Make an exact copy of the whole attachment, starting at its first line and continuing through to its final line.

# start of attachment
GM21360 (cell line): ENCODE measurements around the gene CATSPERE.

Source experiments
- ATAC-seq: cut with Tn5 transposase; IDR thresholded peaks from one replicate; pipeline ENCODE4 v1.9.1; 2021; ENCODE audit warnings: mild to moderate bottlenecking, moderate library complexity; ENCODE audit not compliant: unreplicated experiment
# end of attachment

GM21360 (cell line): ENCODE measurements around the gene CATSPERE.

Source experiments
- ATAC-seq: cut with Tn5 transposase; IDR thresholded peaks from one replicate; pipeline ENCODE4 v1.9.1; 2021; ENCODE audit warnings: mild to moderate bottlenecking, moderate library complexity; ENCODE audit not compliant: unreplicated experiment